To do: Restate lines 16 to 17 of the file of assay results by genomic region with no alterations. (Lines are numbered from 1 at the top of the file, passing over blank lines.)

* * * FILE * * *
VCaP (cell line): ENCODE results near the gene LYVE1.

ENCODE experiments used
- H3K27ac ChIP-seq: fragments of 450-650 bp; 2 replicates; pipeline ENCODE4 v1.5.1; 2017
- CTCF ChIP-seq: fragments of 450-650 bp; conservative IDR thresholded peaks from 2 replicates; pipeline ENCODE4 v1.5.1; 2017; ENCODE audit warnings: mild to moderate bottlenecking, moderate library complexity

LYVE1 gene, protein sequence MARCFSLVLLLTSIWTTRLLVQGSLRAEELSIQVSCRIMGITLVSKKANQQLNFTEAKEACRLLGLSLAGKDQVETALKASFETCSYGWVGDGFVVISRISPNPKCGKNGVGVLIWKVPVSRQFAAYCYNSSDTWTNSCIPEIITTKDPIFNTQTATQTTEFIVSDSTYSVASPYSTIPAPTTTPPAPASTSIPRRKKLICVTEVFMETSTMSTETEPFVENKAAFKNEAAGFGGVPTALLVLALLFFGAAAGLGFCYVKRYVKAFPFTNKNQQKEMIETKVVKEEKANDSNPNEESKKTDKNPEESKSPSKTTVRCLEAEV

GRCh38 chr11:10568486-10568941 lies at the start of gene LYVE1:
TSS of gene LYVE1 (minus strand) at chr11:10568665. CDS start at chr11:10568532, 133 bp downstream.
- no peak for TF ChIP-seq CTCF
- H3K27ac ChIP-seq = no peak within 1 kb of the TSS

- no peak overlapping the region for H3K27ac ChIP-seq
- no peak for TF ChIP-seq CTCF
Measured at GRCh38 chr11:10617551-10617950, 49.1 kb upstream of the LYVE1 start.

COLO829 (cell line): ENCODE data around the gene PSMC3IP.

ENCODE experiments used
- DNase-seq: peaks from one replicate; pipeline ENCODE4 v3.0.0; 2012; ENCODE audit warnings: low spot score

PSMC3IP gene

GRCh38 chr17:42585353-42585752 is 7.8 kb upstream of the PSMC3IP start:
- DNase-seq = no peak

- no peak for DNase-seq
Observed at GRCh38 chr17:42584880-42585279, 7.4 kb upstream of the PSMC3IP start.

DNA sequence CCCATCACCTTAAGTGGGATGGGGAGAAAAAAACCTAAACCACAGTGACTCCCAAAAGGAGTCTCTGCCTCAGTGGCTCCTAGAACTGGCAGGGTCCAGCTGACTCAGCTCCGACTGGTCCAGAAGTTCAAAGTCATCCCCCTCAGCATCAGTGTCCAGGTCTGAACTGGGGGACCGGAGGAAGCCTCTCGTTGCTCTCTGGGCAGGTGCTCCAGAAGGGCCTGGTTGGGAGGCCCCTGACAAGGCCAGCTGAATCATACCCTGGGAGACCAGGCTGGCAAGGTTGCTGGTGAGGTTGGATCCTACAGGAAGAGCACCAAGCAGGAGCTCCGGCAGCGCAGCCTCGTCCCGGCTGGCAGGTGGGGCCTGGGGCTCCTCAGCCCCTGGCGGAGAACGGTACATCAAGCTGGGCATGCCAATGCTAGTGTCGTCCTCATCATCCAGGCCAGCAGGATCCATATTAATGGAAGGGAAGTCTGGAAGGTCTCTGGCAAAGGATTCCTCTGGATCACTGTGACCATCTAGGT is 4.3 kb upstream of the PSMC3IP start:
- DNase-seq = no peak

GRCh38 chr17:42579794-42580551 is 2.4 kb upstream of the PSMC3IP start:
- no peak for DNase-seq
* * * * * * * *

PSMC3IP gene

GRCh38 chr17:42585353-42585752 is 7.8 kb upstream of the PSMC3IP start: